Review of ‘Tilly and the Crazy Eights’

I have completed Monique Gray Smith’s ‘Tilly and the Crazy Eights’. This was a fun book to read and I think I learned a lot while reading it. Native/Aboriginal/Indian issues are in the Canadian mainstream right now so this book has found a fertile time to land.
It is a bit too sweet at times and definitely pulls on the heartstrings of the reader. If you don’t laugh and cry while reading it, you should probably get your heart checked. It is an entertaining read with an interesting ensemble of characters.
But, it is the characters with which I find the first weakness of this brave novel. I had trouble picturing these people in my mind’s eye. There is very little physical description of them and few quirks, habits or tells to queue the reader to them. The voices are not distinct between them so following dialog relied on Tilly said, Sarah said, etc. I think this was a flaw that made it harder for this reader to associate and empathize with the characters. I little more description and personalization of the characters would have gone a long way. I wondered what nation these people were from, but had to guess.
There was quite a bit of ‘Telling’ versus ‘Showing’. We are told Rose is gruff and cold, we are told Pancho as a good heart. These things ‘shown’ would have made a better novel.
And the choice of omniscient point of view is something I don’t much like. Larry McMurtry and Cormac McCarthy pull it off, but I feel it keeps the reader from getting into the heart and mind of the characters. A good reason to read is to experience what the characters in the book are experiencing, without the risks involved. To fall in love, to watch a loved one die, to dance in a Pow Wow. This experiencing is best done with close third person where the reader becomes the character, immerses into their world experience. This wonderful spell is broken in omni, especially when the author jumps between points of view. I would be experiencing something from Tilly’s POV then suddenly head-hop to Pancho’s POV. The spell is broken.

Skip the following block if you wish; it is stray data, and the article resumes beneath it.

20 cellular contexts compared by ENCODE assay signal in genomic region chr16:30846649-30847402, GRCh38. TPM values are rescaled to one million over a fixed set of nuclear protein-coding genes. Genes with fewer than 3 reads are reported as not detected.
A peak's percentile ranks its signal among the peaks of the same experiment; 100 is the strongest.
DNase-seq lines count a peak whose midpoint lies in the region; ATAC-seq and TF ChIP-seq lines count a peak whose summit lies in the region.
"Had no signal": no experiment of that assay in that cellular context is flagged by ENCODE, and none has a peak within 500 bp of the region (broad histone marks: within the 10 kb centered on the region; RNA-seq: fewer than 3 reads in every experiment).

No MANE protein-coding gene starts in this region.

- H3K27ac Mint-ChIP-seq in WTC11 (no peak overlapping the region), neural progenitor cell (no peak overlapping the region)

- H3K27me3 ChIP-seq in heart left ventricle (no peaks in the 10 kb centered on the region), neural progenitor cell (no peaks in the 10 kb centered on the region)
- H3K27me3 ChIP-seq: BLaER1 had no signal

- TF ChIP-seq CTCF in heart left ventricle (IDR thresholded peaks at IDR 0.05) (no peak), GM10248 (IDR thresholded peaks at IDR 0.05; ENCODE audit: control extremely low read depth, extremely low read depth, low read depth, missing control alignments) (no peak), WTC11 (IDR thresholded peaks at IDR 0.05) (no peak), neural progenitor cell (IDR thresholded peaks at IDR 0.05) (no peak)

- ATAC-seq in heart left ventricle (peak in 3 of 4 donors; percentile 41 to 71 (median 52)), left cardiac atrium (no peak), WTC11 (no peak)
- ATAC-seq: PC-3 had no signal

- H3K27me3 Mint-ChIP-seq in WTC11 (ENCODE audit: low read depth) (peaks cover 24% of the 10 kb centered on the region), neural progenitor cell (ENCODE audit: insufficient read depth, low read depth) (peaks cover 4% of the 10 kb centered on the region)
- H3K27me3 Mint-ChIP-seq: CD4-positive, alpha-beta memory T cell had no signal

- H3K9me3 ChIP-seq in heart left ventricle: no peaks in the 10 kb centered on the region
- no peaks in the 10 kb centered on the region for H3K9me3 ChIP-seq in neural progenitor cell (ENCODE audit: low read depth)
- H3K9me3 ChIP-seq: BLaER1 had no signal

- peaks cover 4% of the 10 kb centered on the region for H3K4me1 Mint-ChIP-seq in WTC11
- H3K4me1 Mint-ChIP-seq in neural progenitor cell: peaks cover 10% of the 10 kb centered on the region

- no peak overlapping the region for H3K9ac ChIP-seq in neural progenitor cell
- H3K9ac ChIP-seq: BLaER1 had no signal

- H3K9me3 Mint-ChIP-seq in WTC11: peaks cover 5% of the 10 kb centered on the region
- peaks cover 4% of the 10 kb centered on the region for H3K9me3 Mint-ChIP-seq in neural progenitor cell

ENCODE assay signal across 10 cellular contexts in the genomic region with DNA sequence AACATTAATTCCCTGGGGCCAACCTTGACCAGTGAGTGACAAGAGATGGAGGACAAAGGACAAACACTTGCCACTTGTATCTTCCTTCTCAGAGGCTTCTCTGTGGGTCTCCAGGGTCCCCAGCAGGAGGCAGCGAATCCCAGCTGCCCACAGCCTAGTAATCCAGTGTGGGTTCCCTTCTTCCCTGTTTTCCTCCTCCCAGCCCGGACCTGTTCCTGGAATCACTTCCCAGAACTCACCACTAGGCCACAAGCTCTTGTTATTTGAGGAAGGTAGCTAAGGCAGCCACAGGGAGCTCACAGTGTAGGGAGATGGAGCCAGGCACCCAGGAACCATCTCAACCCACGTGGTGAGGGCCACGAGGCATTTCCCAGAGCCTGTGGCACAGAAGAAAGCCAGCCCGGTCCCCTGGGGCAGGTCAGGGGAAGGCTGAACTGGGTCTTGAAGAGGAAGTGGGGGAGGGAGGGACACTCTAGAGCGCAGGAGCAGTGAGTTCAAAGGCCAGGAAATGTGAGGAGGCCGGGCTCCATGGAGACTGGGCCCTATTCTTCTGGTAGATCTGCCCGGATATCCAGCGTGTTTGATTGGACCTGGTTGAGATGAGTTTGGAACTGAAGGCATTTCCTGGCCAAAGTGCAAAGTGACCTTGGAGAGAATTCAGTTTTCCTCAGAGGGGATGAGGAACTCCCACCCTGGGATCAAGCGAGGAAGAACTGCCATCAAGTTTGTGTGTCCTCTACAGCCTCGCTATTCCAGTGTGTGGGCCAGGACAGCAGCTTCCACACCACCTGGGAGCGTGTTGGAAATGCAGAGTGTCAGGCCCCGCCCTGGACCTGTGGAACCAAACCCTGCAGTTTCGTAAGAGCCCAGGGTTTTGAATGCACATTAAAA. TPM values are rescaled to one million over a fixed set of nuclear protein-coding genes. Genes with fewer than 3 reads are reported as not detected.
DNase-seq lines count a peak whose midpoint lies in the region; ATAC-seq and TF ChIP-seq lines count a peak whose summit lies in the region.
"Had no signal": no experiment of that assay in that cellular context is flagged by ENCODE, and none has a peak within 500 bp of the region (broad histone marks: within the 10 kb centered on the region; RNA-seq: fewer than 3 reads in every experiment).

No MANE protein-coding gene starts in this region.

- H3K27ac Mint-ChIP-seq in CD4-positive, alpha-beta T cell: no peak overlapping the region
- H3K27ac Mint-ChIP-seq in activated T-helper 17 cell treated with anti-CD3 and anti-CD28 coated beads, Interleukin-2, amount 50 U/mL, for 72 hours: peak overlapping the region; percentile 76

There is some tough material covered in this book and I salute Gray Smith for taking it on. Truth and Reconciliation, Residential schools and the sixties-scoop, Missing and Murdered Indigenous Women. Life on the rez.
The book led me to look up Pendleton blankets and to watch a You-tube video of the world Pow Pow in Albuquerque. I must try out fry bread. And like I said above, I did both laugh and cry. A good read that I recommend.

Gathering of Nations Pow Wow, Albuquerque NM